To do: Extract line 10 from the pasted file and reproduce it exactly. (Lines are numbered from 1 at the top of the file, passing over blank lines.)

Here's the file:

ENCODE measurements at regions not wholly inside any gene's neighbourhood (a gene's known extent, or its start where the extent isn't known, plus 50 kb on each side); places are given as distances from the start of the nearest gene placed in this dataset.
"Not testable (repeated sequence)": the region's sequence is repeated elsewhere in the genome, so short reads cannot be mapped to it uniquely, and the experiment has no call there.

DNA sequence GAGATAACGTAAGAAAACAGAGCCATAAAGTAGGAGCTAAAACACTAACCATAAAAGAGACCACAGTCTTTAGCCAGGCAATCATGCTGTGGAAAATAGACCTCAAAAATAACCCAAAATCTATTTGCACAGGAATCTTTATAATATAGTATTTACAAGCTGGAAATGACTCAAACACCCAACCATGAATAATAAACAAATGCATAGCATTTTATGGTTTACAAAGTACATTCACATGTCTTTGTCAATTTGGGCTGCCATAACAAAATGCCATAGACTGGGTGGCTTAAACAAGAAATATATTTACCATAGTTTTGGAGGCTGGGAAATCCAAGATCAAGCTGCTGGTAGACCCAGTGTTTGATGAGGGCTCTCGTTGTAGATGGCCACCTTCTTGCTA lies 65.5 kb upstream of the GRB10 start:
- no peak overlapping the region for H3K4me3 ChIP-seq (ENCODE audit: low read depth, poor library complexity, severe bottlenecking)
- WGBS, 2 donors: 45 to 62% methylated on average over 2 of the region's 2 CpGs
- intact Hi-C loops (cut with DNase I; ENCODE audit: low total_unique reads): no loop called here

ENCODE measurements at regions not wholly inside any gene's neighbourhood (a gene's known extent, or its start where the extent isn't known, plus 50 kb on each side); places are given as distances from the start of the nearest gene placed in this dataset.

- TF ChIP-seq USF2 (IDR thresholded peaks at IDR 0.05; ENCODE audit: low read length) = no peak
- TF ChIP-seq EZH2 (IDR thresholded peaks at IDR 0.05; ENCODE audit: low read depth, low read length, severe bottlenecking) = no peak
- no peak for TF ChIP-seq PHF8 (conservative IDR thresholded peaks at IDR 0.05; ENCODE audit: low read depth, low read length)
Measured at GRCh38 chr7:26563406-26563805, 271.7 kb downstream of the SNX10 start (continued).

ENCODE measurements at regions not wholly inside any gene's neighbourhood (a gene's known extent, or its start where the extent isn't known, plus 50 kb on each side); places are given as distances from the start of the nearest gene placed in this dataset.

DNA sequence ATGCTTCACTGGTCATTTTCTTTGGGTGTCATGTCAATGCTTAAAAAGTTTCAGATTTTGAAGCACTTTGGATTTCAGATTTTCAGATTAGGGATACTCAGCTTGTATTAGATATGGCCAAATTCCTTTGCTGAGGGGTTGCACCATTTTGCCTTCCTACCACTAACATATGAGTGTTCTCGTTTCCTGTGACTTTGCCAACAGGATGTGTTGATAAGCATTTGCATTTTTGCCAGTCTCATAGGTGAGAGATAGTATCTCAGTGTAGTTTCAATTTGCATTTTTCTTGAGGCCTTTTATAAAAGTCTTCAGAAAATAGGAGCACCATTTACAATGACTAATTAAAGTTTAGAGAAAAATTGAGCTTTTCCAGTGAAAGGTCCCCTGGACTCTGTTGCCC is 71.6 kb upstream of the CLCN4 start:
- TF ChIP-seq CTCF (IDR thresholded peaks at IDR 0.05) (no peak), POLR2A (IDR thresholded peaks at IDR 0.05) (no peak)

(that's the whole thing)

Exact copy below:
- no peak for TF ChIP-seq PHF8 (conservative IDR thresholded peaks at IDR 0.05; ENCODE audit: low read depth, low read length)